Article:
The wait is over. You can now enjoy faster GNOME Web with the GTK4 port.
GNOME Web with GTK4 port
After almost seven months of development effort, GNOME Web (Epiphany) is now ported to GTK4. The code is now merged into the main branch of GNOME Web, which you can download and try out (instructions below).
The work took time because GNOME Web has many old code bases. Since it is a web browser, the complexity becomes more. The entire work consists of 100+ changes in files catering for 15+ individual merge requests.
Although, the majority of the native GNOME apps are already in GTK4, with GNOME 43 released a few weeks back. And finally, Epiphany looks stunning with the GTK4 and libdwaita.
However, the awesome Adwaita TabView implementation is still under development and not included in this merge request. The TabView implementation offers a stunning summary view of open tabs inside GNOME Web. You can perform several functions, such as re-ordering tabs, opening a new tab, closing a tab and so on.
Here’s a video for you.
As you can see, the TabView change is complex and may take some time to land in the main after exhaustive testing.
Performance and download
That said, with the GTK4 porting, you should also feel the performance of Epiphany is far better than the earlier version. It would feel seamless, and you may encounter fewer freezes thanks to clean of older code.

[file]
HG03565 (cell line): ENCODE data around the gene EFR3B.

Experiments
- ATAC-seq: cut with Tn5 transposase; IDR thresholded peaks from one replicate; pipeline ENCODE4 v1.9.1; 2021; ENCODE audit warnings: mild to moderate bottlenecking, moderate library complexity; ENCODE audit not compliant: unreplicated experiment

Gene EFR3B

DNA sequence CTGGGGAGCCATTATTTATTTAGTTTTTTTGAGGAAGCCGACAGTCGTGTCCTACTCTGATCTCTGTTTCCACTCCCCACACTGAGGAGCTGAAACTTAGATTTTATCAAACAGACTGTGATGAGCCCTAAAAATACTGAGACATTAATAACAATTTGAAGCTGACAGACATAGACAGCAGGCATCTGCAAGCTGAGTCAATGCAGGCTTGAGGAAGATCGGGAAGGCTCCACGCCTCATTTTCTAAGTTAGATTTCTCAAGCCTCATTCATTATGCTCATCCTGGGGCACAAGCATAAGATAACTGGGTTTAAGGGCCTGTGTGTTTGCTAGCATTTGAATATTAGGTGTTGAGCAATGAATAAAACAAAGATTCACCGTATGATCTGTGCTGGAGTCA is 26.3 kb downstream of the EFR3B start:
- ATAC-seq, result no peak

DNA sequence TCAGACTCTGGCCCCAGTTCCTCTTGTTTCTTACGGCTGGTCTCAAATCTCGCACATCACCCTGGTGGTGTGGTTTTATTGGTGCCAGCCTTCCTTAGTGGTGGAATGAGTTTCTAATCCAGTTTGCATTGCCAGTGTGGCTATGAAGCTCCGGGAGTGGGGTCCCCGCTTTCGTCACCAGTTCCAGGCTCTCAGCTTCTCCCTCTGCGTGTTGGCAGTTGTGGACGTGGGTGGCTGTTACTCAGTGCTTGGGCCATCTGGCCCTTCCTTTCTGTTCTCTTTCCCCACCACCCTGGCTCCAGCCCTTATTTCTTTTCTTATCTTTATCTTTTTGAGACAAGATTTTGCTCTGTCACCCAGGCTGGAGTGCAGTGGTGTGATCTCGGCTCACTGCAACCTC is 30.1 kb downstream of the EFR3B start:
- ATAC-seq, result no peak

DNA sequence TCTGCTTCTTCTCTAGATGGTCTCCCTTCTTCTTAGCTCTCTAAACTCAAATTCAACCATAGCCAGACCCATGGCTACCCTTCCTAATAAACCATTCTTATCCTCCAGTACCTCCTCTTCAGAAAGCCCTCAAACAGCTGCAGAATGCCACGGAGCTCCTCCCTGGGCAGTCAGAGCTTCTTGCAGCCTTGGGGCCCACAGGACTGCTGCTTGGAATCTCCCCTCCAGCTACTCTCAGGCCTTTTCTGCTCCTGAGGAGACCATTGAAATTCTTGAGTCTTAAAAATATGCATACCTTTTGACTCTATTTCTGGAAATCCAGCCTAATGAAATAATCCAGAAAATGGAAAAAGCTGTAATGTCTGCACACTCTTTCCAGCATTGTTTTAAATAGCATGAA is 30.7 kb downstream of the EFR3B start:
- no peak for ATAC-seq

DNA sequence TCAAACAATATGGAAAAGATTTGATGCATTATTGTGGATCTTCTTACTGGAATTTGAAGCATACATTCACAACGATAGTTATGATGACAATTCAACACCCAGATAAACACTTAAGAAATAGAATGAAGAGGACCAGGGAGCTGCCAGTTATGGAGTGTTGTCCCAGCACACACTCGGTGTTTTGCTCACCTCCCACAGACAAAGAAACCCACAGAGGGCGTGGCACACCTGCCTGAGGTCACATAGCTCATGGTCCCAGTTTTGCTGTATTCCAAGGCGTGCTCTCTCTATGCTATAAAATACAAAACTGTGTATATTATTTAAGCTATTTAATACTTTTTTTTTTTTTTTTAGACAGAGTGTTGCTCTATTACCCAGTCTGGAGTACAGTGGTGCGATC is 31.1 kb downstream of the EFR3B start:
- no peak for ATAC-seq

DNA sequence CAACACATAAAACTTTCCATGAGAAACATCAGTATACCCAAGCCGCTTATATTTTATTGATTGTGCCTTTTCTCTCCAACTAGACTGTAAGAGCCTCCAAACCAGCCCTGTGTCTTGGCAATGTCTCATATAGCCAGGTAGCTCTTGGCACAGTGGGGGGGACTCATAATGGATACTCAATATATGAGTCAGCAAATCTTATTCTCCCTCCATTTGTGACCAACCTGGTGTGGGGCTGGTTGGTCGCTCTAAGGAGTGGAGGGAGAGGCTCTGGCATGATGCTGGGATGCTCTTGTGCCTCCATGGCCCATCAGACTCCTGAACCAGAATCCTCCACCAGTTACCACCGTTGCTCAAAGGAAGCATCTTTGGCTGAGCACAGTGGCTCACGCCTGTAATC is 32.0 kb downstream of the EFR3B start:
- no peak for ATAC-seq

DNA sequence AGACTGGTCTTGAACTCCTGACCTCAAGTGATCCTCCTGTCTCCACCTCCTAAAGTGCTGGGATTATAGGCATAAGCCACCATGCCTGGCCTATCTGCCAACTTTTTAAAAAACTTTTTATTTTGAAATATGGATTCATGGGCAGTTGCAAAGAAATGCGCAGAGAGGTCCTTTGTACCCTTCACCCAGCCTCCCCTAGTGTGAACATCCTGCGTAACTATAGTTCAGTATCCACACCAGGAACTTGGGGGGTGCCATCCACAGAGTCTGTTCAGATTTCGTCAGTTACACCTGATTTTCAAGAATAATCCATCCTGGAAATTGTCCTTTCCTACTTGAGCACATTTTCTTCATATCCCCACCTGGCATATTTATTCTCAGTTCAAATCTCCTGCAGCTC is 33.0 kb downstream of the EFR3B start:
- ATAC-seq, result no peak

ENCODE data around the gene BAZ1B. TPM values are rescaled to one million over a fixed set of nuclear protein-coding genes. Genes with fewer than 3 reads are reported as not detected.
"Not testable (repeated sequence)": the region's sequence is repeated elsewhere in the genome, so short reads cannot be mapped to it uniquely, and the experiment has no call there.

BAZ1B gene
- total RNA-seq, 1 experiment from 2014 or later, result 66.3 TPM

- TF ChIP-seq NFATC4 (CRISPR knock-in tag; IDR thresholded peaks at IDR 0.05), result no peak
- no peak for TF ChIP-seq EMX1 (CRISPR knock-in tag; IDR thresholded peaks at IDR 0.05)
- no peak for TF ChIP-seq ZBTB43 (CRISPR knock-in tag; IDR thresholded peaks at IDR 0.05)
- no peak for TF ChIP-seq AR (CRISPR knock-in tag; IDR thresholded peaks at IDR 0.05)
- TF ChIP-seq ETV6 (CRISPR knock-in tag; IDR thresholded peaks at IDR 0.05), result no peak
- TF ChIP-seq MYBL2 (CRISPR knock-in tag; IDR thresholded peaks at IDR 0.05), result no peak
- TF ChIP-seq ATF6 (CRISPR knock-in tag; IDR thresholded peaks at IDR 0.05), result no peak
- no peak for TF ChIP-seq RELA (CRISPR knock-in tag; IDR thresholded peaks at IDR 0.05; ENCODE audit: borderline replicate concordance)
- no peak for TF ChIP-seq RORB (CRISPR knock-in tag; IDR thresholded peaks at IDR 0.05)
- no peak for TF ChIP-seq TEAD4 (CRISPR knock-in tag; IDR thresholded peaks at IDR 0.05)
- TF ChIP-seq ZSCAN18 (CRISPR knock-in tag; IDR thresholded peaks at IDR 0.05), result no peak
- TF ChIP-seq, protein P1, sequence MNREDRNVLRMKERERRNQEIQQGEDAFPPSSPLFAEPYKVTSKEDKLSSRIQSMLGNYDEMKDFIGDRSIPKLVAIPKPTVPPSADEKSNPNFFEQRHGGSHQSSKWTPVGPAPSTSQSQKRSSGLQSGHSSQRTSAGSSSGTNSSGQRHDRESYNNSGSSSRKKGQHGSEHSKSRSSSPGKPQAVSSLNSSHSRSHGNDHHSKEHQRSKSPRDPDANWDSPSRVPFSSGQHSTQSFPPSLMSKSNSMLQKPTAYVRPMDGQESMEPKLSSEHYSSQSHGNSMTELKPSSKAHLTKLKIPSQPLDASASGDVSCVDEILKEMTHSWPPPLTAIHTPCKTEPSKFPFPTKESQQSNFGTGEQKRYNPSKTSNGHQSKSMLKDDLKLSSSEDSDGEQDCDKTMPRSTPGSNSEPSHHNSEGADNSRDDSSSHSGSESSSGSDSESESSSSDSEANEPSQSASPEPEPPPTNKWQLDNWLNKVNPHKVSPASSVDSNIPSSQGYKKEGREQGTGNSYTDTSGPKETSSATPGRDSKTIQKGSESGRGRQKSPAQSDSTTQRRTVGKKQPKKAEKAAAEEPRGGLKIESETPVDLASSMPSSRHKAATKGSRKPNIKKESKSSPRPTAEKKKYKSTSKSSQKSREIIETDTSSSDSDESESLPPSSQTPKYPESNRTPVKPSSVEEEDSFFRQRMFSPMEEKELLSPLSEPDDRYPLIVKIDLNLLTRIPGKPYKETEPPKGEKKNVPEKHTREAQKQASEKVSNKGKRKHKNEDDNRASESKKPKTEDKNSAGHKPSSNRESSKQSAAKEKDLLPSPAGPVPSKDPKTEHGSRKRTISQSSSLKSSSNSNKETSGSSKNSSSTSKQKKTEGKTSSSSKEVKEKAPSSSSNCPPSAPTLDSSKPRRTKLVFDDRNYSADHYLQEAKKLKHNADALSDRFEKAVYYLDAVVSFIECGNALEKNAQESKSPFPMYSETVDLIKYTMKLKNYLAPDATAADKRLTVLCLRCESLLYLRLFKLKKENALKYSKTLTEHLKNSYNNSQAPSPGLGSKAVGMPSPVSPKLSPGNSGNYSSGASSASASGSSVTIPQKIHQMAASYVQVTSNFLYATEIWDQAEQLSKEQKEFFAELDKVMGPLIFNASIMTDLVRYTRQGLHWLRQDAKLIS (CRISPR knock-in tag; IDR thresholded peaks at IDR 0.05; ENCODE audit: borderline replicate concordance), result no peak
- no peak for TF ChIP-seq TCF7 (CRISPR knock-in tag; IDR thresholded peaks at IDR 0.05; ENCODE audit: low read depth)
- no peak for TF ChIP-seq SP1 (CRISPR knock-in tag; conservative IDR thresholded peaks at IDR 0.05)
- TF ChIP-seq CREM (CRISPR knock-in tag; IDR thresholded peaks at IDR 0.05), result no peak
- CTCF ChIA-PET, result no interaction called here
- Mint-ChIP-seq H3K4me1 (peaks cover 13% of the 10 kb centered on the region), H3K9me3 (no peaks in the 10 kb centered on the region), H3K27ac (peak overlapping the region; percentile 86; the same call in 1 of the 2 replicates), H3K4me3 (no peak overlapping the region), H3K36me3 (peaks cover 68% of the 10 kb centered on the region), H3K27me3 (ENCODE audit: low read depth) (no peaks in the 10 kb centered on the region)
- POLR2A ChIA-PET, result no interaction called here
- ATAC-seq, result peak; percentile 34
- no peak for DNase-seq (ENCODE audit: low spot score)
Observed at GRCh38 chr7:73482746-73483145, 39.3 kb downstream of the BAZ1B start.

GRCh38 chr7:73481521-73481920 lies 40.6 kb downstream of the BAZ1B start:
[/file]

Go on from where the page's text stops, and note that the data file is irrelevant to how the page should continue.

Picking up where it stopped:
This version of GNOME Web should arrive in next year’s GNOME 44 release, planned for March 2022. That means Ubuntu 23.04 and Fedora 38 would definitely get these features.
In the meantime, if you want to try it, download the flatpak package from the GitLab main branch and give it a go. As always, you are welcome to compile and try it out.
Or install it via GNOME Nightly Flatpak repo using the following command.
flatpak remote-add --if-not-exists gnome-nightly https://nightly.gnome.org/gnome-nightly.flatpakrepo
flatpak install gnome-nightly org.gnome.Epiphany.Devel
Note that if you already have GNOME Web installed, the above dev version can co-exist together! So, no worries.
I hope GNOME Web becomes more mature so that we can have a non-Chromium, non-Firefox alternative browser.